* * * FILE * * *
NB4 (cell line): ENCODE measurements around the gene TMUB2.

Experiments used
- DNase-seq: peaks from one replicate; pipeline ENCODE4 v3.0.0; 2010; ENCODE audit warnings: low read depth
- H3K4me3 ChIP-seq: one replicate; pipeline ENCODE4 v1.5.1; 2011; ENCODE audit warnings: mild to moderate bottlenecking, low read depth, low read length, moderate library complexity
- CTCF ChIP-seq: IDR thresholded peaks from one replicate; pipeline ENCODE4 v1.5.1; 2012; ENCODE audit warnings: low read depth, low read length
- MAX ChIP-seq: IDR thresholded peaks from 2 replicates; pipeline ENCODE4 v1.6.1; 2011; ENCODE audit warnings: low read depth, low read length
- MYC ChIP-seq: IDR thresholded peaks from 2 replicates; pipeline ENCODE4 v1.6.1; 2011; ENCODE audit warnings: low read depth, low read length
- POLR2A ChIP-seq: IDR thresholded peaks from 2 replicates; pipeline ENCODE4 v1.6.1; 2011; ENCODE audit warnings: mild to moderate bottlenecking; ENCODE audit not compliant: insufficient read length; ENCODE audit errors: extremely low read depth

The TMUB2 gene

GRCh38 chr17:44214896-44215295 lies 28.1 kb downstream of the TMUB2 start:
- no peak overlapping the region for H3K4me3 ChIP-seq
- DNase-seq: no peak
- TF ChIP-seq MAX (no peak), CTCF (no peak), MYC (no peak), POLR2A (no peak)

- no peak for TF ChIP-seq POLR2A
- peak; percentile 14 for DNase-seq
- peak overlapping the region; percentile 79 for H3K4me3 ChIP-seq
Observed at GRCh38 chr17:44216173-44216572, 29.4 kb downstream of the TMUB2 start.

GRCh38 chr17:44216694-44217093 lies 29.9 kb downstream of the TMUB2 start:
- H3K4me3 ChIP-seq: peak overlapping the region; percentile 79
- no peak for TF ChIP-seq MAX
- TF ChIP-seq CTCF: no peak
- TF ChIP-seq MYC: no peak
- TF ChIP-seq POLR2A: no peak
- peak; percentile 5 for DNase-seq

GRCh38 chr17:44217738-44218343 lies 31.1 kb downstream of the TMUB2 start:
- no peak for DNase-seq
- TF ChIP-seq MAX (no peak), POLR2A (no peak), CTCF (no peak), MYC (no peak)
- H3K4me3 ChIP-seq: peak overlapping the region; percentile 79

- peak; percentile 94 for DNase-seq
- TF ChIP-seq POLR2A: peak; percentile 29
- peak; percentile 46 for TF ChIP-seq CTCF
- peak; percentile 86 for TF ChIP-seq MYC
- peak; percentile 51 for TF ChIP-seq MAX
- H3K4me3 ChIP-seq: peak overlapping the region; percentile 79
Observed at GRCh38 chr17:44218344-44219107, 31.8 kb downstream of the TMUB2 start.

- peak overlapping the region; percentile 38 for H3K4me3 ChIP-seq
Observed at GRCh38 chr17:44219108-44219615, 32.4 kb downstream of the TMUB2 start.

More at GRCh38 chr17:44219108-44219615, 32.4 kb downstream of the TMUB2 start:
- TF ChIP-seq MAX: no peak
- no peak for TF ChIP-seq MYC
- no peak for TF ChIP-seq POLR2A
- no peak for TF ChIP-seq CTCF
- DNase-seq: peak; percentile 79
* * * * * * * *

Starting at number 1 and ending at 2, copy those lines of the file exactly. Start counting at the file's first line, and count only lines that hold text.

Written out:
NB4 (cell line): ENCODE measurements around the gene TMUB2.

Experiments used